Contributing to Cancer Research

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There are many beneficial ways to contribute to cancer research or to help the cancer cause. Some people choose to give money to NCI. Although we do not solicit funds or participate in fundraising activities, NCI can receive donations through the Gift Fund or the Breast Cancer Research Stamp.

Some people take action in other ways to make a difference in cancer. For example they may volunteer, donate tissue, or participate in a research study.

Below are some of the ways you can provide support to people with cancer.

The NCI Gift Fund

The NCI Office of Budget and Finance (OBF) manages the donations that NCI receives from the public, including funds received through the Breast Cancer Research Stamp. Other donations from the public are deposited into the NCI Gift Fund. These donations are authorized by laws enacted by the U.S. Congress.

Donations into the NCI Gift Fund are separate from the funding that NCI receives from Congress. NCI’s annual appropriation from Congress supports NCI operations and administrative costs. NCI applies the Gift Fund donations to other special purposes that support the work of the NCI.

Projects Supported by the Gift Fund

Projects supported through the Gift Fund may vary from year to year depending on NCI research priorities. The following are some of the activities that have received NCI Gift Fund assistance:

  • Supporting special fellowships to train young scientists in cancer research
  • Acquiring clinical laboratory equipment to support cancer research
  • Assisting patients experiencing financial need through the NIH Clinical Center's Patient Emergency Fund
  • Supporting workshops and conferences on subjects of special importance to cancer research
  • Printing materials to educate the public about cancer

How to Donate to the Gift Fund

We accept donations by letter. There are many reasons to support cancer research; from experiencing cancer first hand to supporting a friend or loved one. If you choose, they can be memorial or honorary of those in your life who have been touched by cancer. Your donation can also support a specific type of research.

Please be sure to include the following in your letter:

Name (contact person)
Company Name (if applicable)
Street Address
City, State and Zip Code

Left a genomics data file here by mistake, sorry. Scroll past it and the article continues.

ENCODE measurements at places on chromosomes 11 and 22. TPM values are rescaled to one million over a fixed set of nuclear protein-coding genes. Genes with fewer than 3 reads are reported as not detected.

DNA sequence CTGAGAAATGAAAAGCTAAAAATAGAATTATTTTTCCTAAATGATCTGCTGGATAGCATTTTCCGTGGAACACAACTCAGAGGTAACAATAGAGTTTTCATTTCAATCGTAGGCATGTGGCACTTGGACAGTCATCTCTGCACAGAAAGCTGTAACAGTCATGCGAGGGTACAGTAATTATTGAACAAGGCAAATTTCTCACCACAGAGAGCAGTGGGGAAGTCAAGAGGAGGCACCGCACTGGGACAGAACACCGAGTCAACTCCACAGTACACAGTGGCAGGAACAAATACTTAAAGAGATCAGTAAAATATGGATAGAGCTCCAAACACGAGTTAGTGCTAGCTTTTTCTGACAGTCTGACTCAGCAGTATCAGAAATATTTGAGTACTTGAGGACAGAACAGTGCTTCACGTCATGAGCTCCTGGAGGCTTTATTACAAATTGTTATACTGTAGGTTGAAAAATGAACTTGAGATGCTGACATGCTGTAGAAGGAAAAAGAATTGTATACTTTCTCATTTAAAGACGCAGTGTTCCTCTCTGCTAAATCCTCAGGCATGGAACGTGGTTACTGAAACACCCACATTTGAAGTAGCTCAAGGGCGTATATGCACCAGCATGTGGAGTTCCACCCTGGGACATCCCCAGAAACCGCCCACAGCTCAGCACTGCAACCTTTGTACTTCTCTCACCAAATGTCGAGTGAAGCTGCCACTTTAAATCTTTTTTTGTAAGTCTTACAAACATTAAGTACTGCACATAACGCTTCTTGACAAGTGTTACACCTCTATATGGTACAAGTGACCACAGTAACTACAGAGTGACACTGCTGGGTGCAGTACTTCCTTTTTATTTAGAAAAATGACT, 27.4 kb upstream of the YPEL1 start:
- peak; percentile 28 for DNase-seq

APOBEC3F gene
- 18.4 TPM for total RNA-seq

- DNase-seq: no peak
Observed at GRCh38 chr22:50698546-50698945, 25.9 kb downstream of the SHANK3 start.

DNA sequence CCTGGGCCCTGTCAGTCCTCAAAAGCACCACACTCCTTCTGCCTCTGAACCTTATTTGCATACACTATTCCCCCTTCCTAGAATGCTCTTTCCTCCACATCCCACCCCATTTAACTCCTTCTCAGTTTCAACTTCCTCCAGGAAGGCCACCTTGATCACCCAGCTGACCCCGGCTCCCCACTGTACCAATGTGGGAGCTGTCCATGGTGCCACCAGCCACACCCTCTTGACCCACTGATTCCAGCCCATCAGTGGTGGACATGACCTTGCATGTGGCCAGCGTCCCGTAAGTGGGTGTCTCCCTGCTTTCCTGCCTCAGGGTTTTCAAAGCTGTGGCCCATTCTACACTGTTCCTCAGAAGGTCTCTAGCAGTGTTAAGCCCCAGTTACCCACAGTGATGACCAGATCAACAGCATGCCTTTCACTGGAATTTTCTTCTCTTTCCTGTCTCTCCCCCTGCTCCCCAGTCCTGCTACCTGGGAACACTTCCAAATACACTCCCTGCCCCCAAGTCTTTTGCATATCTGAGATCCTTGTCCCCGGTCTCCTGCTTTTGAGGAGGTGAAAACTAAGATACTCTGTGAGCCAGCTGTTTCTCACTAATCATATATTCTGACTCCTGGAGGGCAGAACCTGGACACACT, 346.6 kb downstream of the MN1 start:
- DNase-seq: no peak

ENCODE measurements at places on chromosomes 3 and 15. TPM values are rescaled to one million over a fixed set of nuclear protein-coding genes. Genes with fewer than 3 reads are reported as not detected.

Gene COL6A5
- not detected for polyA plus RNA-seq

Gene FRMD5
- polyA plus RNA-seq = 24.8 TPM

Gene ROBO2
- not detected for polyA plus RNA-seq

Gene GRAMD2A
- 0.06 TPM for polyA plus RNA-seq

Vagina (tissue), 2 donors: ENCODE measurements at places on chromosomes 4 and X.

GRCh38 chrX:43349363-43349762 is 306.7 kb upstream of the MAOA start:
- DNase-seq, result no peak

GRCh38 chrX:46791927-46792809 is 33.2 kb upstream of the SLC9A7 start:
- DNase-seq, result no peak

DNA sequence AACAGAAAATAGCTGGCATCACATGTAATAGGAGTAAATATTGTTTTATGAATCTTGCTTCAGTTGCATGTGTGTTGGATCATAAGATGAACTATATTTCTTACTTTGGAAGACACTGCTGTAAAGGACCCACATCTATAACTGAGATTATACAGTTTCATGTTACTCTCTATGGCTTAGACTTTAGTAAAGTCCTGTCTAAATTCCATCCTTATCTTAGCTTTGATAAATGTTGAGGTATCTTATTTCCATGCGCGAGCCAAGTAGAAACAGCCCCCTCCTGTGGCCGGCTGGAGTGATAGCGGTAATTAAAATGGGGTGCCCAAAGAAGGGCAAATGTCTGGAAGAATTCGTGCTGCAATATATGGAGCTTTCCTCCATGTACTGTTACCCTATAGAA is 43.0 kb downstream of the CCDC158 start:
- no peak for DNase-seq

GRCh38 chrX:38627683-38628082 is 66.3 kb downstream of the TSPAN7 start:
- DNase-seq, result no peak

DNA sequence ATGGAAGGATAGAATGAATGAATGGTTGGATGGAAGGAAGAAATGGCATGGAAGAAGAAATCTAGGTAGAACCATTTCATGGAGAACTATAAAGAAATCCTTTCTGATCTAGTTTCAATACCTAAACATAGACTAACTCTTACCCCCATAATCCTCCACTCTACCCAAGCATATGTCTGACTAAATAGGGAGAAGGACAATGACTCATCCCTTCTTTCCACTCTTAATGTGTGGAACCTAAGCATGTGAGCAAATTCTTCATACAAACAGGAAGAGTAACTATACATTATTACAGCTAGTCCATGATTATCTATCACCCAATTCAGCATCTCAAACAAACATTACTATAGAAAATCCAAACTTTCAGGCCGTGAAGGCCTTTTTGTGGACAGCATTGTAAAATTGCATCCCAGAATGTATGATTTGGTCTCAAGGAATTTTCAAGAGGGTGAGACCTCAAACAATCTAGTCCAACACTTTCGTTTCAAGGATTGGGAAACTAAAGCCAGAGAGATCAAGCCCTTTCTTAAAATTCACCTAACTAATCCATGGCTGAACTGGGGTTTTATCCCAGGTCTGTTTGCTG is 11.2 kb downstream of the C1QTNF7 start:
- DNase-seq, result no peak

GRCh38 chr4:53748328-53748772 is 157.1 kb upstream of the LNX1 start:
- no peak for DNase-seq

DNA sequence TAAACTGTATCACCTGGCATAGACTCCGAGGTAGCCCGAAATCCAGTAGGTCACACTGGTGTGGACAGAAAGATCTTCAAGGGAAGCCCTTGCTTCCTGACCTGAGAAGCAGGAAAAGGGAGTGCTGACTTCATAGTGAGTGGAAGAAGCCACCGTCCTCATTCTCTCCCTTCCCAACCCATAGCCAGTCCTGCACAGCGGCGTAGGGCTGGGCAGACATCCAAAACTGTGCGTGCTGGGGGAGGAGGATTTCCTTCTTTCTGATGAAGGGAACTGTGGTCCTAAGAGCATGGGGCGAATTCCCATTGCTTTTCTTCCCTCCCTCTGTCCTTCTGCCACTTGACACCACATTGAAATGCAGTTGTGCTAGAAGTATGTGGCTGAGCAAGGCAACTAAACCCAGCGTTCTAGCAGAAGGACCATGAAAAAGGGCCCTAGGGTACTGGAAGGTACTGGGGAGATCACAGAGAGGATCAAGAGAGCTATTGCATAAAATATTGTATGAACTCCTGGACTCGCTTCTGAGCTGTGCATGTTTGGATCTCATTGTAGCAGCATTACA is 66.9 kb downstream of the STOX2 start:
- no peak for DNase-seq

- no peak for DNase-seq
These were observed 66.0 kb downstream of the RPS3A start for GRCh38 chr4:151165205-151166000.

Phone Number (optional)
 

Memorial Donations (optional): Please include the name of your loved one in your letter, as well as the name(s) and address(es) of the person(s) whom you would like NCI to acknowledge for the memorial donation (a spouse, sibling, parent, etc.).

Honorary Donations (optional): Please write the name of the person your donation is in honor of in your letter, as well as the name(s) and address(es) of the person(s) whom you would like NCI to acknowledge for the honorary donation (the honoree, a spouse, a sibling, a parent, etc.).

Research Designation (optional): All donations are applied to projects that support NCI’s mission of cancer research, as determined by the NCI Director. However, you may state in your letter if you would like your donation to support a specific type of cancer research.


How to Donate

If you wish to donate, you may send a check or money order payable to "The National Cancer Institute" and a letter indicating that the donation is to be used for NCI research to:

Director
National Cancer Institute
Building 31 Room 11A-16
9000 Rockville Pike
Bethesda, MD 20892
 

Questions

We are happy to answer any questions you may have about donating to the NCI Gift Fund. Please feel free to contact us at:

Office of Budget & Finance
National Cancer Institute
Building 31, Room 11A-16
9000 Rockville Pike
Bethesda, MD 20892
Phone: (301)-496-5803
Email: nciobfInquiries@mail.nih.gov

The Breast Cancer Research Stamp

Breast Cancer Stamp

Congress enacted The Stamp Out Breast Cancer Act of 1997, which required the U.S. Postal Service to issue a special stamp related to breast cancer, priced at a higher rate than the standard first-class postage for mailing a letter. Seventy percent of the net proceeds from the Breast Cancer Research Stamp surcharge go to the National Institutes of Health for breast cancer research and 30 percent to the Department of Defense for the same purpose.

You can contribute to cancer research by purchasing the Breast Cancer Research Stamp at USPS.com or your local post office.